Google Demands Profitless YouTube: Earn More
Google attracts more than one billion users on YouTube each month. It will be generating huge revenue from the site which it developed into a mainstream video-sharing website with consistent struggle. This is what I believed before I was taken aback by this story by Rolfe Winkler on the WSJ, in which he reveals that YouTube is still a business of no gain for Google.
Last year, YouTube saw an increase in revenue ($3 billion in 2013 to $4 billion in 2014) but that was roughly break-even bottom line. In other words, YouTube’s total contribution in Google’s total top-line was 6%. This unimpressive performance has put a lot of pressure on YouTube to grow audience and maximize earnings.
Despite of the fact that the YouTube is being compelled by Google to increase its audience, its current audience is phenomenal. Then the question is why a site with hundreds of millions of users is unable to make a notable income? Major cause of YouTube’s failure in money matters is the way in which the users make use of the video sharing platform. Most of the videos in the portfolio of YouTube are shared with links from other sites.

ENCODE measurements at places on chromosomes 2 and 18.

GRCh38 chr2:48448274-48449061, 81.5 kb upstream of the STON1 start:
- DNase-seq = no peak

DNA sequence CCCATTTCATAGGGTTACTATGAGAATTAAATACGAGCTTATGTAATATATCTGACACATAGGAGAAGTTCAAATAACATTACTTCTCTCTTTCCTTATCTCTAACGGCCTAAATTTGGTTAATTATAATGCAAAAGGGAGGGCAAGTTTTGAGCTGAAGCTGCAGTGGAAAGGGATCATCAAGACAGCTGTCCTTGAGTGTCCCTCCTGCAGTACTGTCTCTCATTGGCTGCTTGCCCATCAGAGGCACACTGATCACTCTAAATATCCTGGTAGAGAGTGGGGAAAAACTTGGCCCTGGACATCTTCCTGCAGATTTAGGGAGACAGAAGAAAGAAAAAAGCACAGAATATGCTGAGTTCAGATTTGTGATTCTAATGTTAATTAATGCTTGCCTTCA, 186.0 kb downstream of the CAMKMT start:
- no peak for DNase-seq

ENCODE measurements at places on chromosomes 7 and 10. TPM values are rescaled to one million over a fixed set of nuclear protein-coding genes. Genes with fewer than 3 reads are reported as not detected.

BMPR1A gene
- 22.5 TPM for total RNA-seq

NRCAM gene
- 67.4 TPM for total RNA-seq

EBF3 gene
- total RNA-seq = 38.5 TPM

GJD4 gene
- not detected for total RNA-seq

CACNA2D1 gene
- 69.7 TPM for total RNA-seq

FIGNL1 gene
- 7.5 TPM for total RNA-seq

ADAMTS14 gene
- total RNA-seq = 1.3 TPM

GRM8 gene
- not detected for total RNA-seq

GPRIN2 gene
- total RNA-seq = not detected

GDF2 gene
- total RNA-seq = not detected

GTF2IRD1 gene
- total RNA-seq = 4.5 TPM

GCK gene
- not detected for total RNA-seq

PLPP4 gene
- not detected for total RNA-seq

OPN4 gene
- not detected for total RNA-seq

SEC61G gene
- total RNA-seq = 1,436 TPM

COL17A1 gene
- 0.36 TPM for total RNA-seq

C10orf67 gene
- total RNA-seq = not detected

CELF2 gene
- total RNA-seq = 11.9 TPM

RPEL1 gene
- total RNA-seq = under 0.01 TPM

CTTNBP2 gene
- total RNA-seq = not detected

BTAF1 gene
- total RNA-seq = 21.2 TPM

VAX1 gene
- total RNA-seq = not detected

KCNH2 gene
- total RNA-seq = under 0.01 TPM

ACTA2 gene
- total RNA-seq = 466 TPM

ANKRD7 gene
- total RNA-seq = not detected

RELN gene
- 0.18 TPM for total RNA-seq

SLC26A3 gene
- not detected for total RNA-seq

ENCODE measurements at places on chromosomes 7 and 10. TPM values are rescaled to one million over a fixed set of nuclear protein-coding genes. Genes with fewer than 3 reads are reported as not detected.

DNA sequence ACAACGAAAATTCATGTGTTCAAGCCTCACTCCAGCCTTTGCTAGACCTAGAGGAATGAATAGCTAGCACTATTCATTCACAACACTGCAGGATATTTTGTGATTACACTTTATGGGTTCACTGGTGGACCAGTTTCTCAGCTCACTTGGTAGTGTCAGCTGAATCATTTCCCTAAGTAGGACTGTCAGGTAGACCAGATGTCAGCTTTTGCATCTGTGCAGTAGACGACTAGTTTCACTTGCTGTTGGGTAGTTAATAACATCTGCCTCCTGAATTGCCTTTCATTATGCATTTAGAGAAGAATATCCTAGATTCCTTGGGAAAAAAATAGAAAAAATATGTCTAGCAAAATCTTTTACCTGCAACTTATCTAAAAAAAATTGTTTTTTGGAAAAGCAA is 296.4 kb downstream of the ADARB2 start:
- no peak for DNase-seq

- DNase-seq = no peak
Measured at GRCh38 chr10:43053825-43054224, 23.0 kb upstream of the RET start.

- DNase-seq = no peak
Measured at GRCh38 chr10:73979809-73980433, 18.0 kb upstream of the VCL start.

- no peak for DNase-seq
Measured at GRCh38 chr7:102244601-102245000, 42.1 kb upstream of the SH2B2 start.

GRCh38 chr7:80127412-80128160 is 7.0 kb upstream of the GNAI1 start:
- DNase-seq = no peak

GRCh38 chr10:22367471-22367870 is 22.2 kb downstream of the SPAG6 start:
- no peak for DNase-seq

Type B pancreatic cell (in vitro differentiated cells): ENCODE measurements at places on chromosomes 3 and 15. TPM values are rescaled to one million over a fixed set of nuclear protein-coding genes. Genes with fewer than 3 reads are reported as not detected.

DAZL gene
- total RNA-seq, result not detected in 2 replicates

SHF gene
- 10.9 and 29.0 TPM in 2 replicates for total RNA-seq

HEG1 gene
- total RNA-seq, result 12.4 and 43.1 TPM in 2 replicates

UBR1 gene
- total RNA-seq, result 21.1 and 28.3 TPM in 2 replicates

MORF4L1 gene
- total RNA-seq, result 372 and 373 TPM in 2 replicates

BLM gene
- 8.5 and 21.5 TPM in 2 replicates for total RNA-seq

To rectify this problem, Google is making earnest efforts. It is making huge investments in its original content creators like Michelle Phan, Bethany Moto, and Epic Rap Battles of History, build their followings and create better videos. The company’s efforts are focused to attract people to YouTube’s homepage; it wants them to visit the homepage directly instead of following links before getting navigated to the site. To this effect, Google has revamped its homepage too.
But “people close to YouTube say the site still struggles to attract users directly, rather than via links,” Winkler reports.
Further Winkler’s sources say that the company is planning to launch more auto-play videos to capture the audience. Auto-play feature works with playlists – playing songs one after another in a specific order.
In a nutshell, Google is looking for some exceptional financial contribution from YouTube, the site which it acquired for $1.65 billion back in 2006. How much successful Google will be in its endeavor? Only the time will decide.
Abubaker Zahoor writes on diverse topics with special interest in innovations, tech-ethics, and inter-and intra- organizational business relationships.